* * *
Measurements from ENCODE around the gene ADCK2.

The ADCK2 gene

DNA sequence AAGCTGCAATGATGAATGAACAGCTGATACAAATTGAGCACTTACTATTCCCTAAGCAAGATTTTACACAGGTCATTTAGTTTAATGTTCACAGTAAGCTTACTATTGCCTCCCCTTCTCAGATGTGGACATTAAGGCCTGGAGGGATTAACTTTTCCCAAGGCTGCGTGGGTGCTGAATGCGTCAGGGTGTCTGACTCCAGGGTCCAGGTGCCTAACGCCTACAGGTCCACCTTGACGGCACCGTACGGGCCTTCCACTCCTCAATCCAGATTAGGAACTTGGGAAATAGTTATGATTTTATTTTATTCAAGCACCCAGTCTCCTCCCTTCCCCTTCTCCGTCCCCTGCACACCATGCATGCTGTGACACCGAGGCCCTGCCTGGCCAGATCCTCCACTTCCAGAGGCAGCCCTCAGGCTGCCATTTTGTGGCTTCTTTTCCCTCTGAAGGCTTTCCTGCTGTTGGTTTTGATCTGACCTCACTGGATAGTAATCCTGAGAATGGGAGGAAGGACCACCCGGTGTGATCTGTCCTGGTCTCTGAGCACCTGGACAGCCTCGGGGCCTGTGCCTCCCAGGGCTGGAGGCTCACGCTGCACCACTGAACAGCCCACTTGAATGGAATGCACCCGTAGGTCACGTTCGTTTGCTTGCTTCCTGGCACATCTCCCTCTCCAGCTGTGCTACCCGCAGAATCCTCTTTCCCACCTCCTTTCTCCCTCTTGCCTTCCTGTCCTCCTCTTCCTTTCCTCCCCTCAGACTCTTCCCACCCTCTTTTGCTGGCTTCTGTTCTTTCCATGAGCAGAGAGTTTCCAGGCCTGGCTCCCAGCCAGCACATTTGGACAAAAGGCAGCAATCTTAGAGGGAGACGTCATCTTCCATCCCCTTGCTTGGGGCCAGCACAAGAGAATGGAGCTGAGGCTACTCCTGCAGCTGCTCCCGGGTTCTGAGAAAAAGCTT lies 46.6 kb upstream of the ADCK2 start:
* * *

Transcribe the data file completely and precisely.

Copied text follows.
Measurements from ENCODE around the gene ADCK2.

The ADCK2 gene

DNA sequence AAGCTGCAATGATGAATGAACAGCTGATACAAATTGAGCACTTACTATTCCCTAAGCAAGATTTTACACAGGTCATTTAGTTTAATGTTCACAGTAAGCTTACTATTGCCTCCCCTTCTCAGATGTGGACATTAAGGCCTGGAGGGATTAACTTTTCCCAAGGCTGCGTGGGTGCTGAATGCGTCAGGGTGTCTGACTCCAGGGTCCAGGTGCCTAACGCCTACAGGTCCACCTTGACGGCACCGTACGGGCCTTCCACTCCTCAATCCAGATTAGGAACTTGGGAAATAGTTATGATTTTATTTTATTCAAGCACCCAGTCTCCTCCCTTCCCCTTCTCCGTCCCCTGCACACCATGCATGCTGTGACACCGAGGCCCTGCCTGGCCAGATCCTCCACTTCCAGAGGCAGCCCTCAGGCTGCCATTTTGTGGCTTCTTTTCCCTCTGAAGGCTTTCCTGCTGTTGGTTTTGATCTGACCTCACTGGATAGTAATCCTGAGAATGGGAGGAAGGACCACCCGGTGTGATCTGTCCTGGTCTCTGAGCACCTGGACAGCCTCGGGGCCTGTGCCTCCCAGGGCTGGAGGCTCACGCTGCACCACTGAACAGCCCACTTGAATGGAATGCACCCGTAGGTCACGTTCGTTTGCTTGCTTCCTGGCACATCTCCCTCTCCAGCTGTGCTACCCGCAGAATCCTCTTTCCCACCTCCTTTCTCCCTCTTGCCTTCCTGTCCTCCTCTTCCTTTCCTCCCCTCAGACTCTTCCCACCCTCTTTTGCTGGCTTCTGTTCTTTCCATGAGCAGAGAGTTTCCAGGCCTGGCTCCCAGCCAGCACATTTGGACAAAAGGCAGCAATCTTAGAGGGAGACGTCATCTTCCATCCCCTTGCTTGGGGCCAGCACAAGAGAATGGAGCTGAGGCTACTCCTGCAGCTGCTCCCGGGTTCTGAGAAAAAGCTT lies 46.6 kb upstream of the ADCK2 start: